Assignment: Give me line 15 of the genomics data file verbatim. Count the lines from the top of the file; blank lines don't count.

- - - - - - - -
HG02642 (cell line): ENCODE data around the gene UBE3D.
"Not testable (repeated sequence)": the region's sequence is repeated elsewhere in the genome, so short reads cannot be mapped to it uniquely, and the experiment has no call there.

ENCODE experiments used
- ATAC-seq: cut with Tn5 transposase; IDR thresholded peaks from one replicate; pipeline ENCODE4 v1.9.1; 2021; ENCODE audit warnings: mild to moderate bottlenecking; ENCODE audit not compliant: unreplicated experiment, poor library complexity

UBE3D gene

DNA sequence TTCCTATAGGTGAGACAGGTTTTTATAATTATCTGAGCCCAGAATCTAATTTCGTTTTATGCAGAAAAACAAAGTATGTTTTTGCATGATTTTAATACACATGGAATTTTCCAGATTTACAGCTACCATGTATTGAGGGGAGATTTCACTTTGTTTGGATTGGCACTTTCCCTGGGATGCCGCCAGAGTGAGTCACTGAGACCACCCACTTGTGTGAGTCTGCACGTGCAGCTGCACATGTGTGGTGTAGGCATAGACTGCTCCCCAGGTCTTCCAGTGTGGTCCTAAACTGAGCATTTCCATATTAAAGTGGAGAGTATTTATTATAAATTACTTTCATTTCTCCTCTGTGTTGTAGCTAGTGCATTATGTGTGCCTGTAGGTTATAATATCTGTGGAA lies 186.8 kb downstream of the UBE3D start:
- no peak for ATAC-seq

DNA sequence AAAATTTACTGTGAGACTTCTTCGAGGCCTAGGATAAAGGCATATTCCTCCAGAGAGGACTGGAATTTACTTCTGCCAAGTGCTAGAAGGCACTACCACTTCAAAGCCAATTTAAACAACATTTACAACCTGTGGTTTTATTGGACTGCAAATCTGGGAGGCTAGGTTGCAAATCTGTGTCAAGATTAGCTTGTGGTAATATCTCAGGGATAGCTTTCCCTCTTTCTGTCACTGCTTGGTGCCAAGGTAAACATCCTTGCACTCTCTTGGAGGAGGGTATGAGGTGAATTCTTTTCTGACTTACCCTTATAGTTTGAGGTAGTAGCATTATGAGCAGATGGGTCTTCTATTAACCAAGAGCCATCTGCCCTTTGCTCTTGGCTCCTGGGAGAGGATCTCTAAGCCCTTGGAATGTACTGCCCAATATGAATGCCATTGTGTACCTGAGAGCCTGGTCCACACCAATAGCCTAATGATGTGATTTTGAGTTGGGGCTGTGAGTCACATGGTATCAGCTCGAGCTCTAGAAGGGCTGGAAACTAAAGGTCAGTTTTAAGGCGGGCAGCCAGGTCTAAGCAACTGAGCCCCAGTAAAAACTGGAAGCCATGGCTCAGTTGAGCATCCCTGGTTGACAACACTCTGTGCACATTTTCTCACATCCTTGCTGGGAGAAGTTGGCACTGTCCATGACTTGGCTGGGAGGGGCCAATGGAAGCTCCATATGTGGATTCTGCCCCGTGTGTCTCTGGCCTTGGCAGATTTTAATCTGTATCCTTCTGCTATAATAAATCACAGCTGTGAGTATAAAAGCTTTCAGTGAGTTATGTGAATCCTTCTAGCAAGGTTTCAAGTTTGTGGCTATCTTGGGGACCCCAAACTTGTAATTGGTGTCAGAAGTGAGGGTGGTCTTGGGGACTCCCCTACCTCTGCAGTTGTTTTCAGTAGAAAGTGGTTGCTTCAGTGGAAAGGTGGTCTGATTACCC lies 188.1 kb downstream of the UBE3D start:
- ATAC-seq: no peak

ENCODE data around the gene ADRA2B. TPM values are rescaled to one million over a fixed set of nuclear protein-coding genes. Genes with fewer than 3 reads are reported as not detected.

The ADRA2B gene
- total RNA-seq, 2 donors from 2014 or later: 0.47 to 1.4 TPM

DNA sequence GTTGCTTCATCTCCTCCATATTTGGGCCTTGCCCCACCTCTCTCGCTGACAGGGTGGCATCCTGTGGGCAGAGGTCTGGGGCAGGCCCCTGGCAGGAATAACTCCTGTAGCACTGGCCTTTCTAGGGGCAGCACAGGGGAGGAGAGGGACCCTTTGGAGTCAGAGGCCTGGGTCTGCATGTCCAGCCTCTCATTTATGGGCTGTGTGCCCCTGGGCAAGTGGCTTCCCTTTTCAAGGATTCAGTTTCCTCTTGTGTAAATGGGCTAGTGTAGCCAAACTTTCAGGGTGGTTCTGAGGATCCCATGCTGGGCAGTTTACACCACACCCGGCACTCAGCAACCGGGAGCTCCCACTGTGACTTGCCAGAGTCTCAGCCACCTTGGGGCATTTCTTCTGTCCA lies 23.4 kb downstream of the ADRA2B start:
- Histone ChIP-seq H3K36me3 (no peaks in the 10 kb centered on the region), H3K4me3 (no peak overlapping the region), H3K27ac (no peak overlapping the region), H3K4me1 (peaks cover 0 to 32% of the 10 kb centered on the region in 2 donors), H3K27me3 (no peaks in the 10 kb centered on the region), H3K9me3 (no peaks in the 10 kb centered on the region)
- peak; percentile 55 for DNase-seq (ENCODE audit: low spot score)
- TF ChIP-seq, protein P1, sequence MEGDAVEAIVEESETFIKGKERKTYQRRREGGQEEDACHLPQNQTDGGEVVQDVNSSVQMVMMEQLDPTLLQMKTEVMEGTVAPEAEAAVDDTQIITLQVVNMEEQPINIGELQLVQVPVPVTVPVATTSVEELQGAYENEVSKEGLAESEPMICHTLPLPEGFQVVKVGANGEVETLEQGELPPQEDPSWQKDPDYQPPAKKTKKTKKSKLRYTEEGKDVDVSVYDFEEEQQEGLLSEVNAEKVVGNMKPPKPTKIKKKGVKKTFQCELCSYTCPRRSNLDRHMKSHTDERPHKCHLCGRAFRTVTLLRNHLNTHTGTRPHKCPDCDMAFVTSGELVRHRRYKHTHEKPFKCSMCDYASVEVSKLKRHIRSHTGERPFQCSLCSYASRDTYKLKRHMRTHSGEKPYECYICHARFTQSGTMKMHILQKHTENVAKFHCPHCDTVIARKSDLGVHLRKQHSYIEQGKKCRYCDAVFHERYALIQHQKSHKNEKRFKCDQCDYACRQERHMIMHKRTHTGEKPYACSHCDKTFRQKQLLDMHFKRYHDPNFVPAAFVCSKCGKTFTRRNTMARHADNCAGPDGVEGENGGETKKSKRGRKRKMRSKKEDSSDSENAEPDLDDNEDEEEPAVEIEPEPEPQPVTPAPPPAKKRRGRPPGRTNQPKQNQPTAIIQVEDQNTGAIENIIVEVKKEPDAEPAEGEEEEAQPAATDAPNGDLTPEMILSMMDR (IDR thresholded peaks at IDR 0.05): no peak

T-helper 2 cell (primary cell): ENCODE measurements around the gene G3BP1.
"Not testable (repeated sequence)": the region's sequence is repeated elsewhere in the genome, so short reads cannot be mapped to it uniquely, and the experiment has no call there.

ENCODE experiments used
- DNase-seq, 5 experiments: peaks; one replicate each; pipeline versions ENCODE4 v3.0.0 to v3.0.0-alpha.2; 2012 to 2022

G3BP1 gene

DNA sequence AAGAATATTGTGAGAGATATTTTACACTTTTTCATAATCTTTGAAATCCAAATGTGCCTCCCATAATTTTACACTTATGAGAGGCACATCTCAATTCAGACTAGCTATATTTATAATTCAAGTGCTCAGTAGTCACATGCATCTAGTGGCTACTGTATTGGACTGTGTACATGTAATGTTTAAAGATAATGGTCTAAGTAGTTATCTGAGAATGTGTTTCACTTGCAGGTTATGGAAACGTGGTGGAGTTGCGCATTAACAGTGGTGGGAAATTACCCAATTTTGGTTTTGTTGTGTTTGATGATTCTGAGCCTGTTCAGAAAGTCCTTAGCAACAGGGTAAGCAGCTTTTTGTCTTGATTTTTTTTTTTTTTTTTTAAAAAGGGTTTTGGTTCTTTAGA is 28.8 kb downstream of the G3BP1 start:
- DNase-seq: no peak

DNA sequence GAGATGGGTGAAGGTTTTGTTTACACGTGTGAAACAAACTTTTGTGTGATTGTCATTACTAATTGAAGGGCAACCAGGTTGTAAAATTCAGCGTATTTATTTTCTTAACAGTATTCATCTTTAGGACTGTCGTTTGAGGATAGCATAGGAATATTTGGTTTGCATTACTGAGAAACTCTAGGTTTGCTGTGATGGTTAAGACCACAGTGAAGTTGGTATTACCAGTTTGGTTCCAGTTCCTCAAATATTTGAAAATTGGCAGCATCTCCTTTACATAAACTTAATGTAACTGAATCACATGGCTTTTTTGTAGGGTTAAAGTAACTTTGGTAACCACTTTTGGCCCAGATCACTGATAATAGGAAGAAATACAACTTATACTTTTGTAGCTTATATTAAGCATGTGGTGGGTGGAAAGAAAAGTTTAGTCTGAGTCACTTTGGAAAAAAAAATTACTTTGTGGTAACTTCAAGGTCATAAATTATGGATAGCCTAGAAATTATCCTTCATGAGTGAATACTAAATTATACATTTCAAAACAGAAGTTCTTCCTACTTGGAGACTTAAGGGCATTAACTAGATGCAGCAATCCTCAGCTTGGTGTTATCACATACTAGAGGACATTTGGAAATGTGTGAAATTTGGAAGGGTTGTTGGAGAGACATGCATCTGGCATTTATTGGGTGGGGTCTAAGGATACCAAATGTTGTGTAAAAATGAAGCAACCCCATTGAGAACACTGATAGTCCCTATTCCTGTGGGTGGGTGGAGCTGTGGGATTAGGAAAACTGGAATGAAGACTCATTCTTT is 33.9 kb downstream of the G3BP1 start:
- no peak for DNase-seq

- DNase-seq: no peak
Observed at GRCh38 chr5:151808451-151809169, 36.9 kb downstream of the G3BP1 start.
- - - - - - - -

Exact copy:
- peak; percentile 55 for DNase-seq (ENCODE audit: low spot score)